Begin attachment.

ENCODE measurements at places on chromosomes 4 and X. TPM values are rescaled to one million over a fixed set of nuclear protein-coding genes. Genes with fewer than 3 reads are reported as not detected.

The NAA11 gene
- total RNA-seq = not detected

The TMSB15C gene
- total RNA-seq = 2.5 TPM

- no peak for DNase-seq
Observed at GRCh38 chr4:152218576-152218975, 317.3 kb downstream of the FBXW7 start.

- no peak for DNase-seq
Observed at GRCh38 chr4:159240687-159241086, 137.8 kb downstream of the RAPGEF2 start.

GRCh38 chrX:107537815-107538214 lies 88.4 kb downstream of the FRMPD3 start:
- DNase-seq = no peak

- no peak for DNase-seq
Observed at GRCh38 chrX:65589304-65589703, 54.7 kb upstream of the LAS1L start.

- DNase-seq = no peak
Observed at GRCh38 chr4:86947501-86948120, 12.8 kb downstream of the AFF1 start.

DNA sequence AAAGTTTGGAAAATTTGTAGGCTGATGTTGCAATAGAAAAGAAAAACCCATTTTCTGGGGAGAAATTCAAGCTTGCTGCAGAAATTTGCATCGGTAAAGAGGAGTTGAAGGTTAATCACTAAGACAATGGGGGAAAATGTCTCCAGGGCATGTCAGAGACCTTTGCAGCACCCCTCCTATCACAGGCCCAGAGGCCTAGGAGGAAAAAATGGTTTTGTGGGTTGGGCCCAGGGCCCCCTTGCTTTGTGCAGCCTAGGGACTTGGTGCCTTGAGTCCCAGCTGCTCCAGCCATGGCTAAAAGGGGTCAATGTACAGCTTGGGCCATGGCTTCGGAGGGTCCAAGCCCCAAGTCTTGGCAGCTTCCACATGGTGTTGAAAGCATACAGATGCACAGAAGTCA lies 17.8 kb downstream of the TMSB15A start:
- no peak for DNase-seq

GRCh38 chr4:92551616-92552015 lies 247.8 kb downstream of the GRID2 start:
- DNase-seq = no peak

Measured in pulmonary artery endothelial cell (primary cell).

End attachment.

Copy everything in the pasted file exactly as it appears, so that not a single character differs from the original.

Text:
ENCODE measurements at places on chromosomes 4 and X. TPM values are rescaled to one million over a fixed set of nuclear protein-coding genes. Genes with fewer than 3 reads are reported as not detected.

The NAA11 gene
- total RNA-seq = not detected

The TMSB15C gene
- total RNA-seq = 2.5 TPM

- no peak for DNase-seq
Observed at GRCh38 chr4:152218576-152218975, 317.3 kb downstream of the FBXW7 start.

- no peak for DNase-seq
Observed at GRCh38 chr4:159240687-159241086, 137.8 kb downstream of the RAPGEF2 start.

GRCh38 chrX:107537815-107538214 lies 88.4 kb downstream of the FRMPD3 start:
- DNase-seq = no peak

- no peak for DNase-seq
Observed at GRCh38 chrX:65589304-65589703, 54.7 kb upstream of the LAS1L start.

- DNase-seq = no peak
Observed at GRCh38 chr4:86947501-86948120, 12.8 kb downstream of the AFF1 start.

DNA sequence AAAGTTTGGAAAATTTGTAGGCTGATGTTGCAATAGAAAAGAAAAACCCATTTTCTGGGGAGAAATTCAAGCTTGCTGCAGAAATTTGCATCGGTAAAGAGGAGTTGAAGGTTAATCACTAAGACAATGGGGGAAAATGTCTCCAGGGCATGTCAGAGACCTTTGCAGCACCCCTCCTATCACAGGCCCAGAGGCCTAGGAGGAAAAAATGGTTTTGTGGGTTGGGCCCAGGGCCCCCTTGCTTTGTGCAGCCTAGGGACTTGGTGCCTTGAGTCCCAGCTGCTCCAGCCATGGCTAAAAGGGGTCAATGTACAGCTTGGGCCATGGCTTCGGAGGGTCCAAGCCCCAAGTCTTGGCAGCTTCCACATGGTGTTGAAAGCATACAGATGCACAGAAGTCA lies 17.8 kb downstream of the TMSB15A start:
- no peak for DNase-seq

GRCh38 chr4:92551616-92552015 lies 247.8 kb downstream of the GRID2 start:
- DNase-seq = no peak

Measured in pulmonary artery endothelial cell (primary cell).